Doctors urge caution with July Fourth fireworks
The Fourth of July is a day of picnics, parades and celebrations, and nothing quite says Independence Day like fireworks. However, doctors at Vanderbilt University Medical Center urge caution with consumer fireworks and suggest leaving these displays to the experts.
The Consumer Product Safety Commission says nearly 10,000 firework-related injuries are treated annually in U.S. emergency departments, mostly in June and July.
Fireworks are explosives and need to be treated as such, said Corey Slovis, M.D., professor and chair of the Department of Emergency Medicine. If you do not want your child around explosives, then keep them safely distant from fireworks.
Many assume sparklers are a safer alternative for Fourth of July fun, but Slovis says even they burn at approximately 2,000 degrees Fahrenheit, which is hot enough to cause third-degree burns. Sparklers should never be close to clothing or other items that could catch fire, and children should not handle them.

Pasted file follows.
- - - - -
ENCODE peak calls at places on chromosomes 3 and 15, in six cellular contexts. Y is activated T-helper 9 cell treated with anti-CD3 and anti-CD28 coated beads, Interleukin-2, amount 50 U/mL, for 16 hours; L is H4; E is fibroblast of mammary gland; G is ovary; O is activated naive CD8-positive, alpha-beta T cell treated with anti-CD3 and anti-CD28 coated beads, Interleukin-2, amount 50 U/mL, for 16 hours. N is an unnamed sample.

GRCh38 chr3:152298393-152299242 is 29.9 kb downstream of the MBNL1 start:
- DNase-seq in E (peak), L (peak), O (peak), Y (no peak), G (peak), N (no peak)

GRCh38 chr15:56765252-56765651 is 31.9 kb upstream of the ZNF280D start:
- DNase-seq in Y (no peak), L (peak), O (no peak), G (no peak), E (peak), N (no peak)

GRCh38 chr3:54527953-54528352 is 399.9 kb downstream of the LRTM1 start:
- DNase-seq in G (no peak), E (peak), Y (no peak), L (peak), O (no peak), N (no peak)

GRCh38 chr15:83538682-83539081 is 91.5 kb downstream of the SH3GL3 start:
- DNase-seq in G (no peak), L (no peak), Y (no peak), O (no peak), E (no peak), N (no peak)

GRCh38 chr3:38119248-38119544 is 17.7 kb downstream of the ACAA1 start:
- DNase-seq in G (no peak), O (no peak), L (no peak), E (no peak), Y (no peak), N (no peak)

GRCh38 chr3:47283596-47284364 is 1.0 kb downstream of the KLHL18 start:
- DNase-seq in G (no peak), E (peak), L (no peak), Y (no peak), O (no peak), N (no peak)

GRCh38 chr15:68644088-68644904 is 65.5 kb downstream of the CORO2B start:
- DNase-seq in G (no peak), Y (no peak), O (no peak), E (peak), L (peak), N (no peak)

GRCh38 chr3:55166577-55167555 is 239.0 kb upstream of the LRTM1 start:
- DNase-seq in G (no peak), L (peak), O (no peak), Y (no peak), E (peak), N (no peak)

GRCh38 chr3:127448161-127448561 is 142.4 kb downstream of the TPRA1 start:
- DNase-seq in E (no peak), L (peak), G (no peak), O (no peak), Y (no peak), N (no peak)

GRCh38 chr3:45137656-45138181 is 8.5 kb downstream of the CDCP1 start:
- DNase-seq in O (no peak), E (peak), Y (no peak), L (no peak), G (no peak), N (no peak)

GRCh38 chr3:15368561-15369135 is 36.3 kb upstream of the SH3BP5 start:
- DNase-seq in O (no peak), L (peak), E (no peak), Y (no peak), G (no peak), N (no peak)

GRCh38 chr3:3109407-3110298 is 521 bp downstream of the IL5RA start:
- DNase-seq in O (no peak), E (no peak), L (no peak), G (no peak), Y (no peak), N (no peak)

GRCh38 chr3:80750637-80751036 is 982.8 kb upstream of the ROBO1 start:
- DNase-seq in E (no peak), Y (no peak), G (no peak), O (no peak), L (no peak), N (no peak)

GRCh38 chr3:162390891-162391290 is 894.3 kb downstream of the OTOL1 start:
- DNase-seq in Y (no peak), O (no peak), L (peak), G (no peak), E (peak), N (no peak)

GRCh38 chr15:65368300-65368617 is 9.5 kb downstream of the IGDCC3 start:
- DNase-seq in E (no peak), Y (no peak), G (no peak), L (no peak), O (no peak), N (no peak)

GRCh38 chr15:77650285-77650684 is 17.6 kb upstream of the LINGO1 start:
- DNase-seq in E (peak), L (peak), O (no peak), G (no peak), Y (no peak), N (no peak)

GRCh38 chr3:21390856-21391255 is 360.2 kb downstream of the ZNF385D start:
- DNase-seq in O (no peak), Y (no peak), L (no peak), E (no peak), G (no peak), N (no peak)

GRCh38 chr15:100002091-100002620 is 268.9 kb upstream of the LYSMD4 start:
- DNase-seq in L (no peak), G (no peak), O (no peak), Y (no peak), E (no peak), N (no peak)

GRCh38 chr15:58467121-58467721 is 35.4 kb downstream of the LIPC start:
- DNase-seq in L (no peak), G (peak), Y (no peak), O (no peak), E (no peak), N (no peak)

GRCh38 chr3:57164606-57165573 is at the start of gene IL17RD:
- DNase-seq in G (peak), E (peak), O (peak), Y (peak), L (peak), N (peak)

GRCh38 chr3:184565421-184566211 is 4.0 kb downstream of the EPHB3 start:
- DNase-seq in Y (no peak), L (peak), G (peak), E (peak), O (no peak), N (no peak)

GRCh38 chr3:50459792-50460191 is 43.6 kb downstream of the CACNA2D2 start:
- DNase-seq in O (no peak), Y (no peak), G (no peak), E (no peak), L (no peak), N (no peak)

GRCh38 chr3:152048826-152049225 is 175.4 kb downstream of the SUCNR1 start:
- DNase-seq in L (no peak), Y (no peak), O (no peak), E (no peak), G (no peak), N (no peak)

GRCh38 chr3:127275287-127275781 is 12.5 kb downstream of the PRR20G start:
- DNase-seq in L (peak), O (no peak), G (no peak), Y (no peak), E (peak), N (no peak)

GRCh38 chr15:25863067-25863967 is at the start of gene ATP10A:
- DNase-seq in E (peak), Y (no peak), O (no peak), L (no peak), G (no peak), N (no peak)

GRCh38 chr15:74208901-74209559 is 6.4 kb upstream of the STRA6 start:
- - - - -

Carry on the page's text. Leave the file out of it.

Doctors say accidents can happen in just seconds, and lives can be changed forever when these recreational and often dangers explosives are in the hands of everyday citizens.
Burns, lost fingers and blindness are some consequences of fireworks not working properly in close proximity of people, said Jeff Guy, M.D., director of the Vanderbilt Regional Burn Center.
Fireworks Safety Tips
While it is best to leave fireworks to the professionals, if you plan to have fireworks at your celebration, follow these precautions and set some rules in advance.
Always read and follow all warnings and label instructions.
Never allow children to play with or light fireworks.
The adult lighting the fireworks should always wear eye protection. No one should ever have any part of the body over the fireworks.
Use fireworks outdoors only.
Be sure other people are out of range before lighting fireworks.
Always have water handy (a garden hose and a bucket).
Light fireworks on a smooth, flat surface away from the house. Also keep away from dry leaves and other flammable materials.
Light only one firework at a time.
Never throw or point fireworks at other people or animals.
Never shoot fireworks in metal or glass containers.
Never re-light a dud firework. Douse and soak them with water and throw them away.
Dispose of fireworks by soaking them in water and then putting them in the trash can.
Provided by Vanderbilt Medical Center
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